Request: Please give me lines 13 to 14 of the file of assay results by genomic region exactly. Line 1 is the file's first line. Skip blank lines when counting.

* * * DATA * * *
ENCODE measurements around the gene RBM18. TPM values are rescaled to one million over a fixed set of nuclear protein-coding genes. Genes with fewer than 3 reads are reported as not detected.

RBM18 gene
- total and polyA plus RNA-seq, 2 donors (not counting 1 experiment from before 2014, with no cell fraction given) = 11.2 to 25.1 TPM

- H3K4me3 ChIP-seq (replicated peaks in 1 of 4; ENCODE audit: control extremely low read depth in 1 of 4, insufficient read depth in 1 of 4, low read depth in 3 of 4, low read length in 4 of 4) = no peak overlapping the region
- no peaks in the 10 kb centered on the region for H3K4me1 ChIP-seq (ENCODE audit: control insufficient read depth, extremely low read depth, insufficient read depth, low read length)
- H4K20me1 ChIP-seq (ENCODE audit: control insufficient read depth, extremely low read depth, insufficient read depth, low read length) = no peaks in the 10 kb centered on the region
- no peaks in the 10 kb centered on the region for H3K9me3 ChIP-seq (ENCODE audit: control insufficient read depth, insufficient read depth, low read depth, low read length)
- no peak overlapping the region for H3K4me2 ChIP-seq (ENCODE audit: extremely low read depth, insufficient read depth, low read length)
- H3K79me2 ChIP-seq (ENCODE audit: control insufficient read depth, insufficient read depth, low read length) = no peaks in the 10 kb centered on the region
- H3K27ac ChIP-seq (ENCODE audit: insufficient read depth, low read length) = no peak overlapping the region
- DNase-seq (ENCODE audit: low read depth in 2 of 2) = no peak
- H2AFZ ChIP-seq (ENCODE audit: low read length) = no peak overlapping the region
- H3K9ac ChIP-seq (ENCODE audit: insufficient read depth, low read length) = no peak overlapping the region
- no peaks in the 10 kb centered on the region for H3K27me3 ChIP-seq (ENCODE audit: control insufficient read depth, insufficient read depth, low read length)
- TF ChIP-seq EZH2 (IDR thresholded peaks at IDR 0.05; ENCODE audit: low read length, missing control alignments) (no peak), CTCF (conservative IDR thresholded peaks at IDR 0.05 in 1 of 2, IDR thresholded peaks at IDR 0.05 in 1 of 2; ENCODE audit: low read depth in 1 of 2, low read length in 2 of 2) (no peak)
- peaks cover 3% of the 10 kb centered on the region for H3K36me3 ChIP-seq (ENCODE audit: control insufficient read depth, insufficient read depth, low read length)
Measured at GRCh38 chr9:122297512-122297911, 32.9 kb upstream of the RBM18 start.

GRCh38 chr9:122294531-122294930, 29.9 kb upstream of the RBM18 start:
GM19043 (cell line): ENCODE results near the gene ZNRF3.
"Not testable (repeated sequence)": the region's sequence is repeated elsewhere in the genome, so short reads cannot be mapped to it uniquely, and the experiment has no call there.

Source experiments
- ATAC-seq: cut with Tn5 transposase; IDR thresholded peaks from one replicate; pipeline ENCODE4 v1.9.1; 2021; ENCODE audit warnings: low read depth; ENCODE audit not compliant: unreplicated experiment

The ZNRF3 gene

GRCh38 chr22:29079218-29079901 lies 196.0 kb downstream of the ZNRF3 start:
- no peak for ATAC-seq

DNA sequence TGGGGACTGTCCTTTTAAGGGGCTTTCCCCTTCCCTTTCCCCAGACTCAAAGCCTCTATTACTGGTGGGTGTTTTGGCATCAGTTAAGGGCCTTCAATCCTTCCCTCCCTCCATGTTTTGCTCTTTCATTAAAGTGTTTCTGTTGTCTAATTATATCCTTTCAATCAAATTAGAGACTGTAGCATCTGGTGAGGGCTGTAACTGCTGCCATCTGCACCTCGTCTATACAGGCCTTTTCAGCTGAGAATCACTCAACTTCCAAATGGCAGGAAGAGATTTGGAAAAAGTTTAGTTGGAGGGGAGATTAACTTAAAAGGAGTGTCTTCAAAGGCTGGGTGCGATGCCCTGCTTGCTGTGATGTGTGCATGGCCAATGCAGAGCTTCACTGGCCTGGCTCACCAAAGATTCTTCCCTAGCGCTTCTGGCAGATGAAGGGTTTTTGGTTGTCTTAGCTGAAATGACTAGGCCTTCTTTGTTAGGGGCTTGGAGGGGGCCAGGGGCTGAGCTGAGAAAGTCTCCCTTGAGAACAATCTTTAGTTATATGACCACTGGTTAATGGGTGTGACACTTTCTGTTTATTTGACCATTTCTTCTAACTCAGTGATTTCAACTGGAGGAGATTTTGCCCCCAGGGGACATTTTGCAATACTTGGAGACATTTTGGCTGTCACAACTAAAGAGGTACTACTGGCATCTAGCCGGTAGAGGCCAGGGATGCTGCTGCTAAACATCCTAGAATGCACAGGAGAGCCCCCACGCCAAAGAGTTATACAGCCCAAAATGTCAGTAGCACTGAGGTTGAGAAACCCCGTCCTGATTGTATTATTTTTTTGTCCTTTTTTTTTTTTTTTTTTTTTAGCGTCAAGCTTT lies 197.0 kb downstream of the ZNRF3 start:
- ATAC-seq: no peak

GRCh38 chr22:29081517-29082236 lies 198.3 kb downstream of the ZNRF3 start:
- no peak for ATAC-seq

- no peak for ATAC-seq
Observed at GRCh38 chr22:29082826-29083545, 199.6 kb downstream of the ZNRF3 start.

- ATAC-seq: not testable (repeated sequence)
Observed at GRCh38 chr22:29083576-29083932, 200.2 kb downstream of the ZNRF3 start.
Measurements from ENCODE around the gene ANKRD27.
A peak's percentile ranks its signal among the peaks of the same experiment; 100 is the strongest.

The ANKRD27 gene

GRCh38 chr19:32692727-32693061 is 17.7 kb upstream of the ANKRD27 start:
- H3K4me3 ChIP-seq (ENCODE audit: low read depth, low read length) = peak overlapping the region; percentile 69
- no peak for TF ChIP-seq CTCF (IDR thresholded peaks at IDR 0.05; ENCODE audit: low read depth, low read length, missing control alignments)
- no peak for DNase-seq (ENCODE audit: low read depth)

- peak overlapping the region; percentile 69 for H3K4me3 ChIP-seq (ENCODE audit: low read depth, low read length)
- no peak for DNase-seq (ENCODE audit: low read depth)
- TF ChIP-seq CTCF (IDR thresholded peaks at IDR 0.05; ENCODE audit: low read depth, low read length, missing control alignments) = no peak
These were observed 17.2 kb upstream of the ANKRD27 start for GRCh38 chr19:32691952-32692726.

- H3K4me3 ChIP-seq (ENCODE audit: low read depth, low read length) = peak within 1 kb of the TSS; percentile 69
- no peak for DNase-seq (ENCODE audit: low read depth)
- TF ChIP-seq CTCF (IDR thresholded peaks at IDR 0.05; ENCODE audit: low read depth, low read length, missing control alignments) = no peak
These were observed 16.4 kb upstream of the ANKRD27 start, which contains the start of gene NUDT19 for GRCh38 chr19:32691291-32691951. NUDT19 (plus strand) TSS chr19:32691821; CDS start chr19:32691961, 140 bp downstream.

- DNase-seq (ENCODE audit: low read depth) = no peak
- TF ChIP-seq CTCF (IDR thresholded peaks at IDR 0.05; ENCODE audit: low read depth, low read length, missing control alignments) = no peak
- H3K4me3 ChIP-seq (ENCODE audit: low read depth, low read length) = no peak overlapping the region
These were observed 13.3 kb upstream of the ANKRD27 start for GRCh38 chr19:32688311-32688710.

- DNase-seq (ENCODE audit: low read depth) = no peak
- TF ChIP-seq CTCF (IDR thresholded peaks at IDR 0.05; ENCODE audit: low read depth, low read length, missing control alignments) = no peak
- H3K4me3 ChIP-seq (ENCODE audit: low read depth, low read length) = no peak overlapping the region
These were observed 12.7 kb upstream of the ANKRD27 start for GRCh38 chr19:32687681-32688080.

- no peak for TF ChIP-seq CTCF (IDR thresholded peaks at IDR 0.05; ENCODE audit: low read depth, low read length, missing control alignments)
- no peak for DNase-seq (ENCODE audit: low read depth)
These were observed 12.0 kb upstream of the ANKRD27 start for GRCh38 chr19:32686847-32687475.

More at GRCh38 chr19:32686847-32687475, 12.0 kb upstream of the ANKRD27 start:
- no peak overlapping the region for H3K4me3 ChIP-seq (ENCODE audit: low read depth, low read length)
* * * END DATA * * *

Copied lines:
- H3K9ac ChIP-seq (ENCODE audit: insufficient read depth, low read length) = no peak overlapping the region
- no peaks in the 10 kb centered on the region for H3K27me3 ChIP-seq (ENCODE audit: control insufficient read depth, insufficient read depth, low read length)